6. SS Didi Gregorius
  7. 3B Chase Headley
  8. RF Aaron Judge
  9. 2B Ronald Torreyes
    RHP Luis Cessa

It’s a little cloudy in New York today, but otherwise it’s just a splendid day for baseball. Good day for a sweep. Today’s game will begin at 1:05pm ET and you can watch on YES. Enjoy.

The Cy Young Case for Masahiro Tanaka

(Jim McIsaac/Getty)
(Jim McIsaac/Getty)

Coming into today, Masahiro Tanaka ranks third in the AL in ERA at 3.04, and has more innings pitched than the first place (Michael Fulmer–2.76) and second place (Aaron Sanchez–2.92) pitchers in front of him. He’s also third in ERA- at 71. His 3.23 FIP is second only to Corey Kluber’s 3.18 mark; despite that, though, Tanaka leads the AL in fWAR at 5.0 (over Kluber’s 4.7) and FIP- at 73. At 1.07, his WHIP is sixth in the league. WPA? 4th at 2.31. Long and repetitive story short, if there is an important pitching category this year, Tanaka is top-ten in that category.

(Greg Fiume/Getty)
(Greg Fiume/Getty)

There are plenty of good candidates this year and given that, it’s not likely that TANAK takes home the hardware this year. However, this is obviously his best chance to garner votes for the award, something he hasn’t done in his first three years of service to the Yankees. Thanks to this big year, there’s been talk lately of Tanaka’s place among the game’s best pitchers and to what degree he’s been underrated by Yankee fans or the league at large.

Since 2014, he ranks tied for fourth in the American League in ERA at 3.11; 11th in FIP at 3.42; and 8th in fWAR at 10.4. As an added bonus, he’s also fourth in K-BB% at 19.0 and fifth in WPA at 5.15. There’s not a whole lot anyone could say–with a slight exception for durability concerns–that could convince me that Tanaka hasn’t been one of the American League’s top pitchers since he moved over from Japan.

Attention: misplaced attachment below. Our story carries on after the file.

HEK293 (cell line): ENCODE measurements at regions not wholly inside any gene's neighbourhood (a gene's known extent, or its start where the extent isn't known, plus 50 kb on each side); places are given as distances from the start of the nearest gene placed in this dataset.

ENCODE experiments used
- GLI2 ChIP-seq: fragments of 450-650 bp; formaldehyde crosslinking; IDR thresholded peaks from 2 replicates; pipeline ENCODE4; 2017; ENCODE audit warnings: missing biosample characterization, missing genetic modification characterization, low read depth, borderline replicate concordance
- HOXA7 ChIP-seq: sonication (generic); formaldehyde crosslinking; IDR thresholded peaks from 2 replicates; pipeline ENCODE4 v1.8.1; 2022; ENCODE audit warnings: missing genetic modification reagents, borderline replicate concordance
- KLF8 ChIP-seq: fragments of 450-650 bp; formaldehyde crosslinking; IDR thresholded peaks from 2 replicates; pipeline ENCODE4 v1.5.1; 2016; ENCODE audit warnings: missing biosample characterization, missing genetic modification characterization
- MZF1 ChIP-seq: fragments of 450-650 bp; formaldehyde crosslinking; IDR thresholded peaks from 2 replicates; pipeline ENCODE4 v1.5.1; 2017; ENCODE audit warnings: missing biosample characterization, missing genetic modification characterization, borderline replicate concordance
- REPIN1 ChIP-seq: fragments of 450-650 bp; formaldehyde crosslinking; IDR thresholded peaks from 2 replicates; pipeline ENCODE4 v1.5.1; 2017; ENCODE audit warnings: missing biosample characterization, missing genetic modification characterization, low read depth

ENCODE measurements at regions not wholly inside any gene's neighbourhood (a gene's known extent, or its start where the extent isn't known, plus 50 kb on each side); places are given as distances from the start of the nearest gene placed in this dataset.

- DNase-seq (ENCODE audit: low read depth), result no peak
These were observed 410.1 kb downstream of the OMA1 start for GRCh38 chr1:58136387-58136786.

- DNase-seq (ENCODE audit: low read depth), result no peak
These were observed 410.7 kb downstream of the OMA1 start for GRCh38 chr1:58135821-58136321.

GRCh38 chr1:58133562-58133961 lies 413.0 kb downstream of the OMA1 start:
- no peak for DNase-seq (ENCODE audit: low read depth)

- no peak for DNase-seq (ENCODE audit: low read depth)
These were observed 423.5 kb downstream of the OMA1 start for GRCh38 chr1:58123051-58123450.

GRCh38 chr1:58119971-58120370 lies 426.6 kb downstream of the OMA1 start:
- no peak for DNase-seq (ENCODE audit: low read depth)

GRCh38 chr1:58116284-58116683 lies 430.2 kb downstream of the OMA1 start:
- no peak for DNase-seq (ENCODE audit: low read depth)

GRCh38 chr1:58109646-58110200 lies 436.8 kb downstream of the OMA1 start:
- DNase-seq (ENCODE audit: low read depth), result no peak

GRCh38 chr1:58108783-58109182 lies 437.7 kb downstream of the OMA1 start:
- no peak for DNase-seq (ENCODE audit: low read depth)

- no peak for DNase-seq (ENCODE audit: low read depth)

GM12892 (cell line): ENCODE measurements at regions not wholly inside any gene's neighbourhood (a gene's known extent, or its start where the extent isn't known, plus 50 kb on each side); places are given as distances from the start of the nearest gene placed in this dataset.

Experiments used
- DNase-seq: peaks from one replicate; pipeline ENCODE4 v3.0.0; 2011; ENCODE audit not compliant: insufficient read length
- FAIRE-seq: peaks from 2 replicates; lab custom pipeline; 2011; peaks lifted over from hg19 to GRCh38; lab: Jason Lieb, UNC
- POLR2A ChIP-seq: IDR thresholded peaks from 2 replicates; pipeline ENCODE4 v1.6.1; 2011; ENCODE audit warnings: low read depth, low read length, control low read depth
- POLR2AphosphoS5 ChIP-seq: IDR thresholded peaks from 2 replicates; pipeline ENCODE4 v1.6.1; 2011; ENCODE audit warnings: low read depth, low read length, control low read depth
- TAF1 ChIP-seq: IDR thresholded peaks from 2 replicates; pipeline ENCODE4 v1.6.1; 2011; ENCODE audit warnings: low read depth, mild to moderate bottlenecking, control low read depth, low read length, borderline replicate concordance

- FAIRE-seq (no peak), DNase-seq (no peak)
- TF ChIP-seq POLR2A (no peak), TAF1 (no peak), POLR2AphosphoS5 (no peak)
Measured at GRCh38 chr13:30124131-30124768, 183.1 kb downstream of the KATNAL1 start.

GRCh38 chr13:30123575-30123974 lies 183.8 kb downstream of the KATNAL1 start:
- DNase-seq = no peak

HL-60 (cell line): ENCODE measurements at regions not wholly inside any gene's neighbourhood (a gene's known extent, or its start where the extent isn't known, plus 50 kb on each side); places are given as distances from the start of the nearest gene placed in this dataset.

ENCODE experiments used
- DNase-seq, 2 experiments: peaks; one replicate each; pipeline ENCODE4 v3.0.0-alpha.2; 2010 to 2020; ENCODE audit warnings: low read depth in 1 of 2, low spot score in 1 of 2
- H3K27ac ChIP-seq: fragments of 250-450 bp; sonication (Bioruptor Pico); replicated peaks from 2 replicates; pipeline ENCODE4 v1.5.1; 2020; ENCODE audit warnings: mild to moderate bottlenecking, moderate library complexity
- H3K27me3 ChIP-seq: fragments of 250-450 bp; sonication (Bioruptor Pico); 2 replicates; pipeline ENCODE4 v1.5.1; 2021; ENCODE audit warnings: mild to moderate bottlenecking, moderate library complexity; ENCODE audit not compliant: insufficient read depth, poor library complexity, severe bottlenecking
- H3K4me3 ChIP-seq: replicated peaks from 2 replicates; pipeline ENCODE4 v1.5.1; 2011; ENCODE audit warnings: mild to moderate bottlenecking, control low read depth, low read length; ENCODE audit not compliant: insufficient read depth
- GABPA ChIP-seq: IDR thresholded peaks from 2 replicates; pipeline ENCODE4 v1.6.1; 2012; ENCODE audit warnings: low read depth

If you were to ask a handful of random baseball fans about where Tanaka ranked among they game’s best, I doubt they’d have him up where he belongs. Maybe that’s because the Yankees haven’t been as prominent in the last few seasons. Maybe that’s because he hasn’t pitched as many innings. Maybe that’s because he doesn’t always appear to be completely dominant. But regardless of that, Tanaka is, no doubt, a top pitcher in the AL. He’s able to change up his game seemingly from start-to-start to suit his opponent and is able to battle even without his best stuff thanks to his creativity and array of pitches. It’s not always worth it to get into the underrated/overrated debate because it’s so subjective, but this one feels different. There’s a part of me that thinks Yankee fans haven’t, in general, been as appreciative of Tanaka and his performance as they could or should have been over the last three years. It’s likely due to those same issues above, but it still bothers me. Since CC Sabathia was his old self in 2012, the Yankees haven’t had anyone pitching at the level Tanaka has been for a while now.

More than two years ago, over at IIATMS, I wrote a piece about the anticipation behind and ahead of the acquisition of Masahiro Tanaka. Not for the most part, but in totality, Tanaka has lived up to the hype.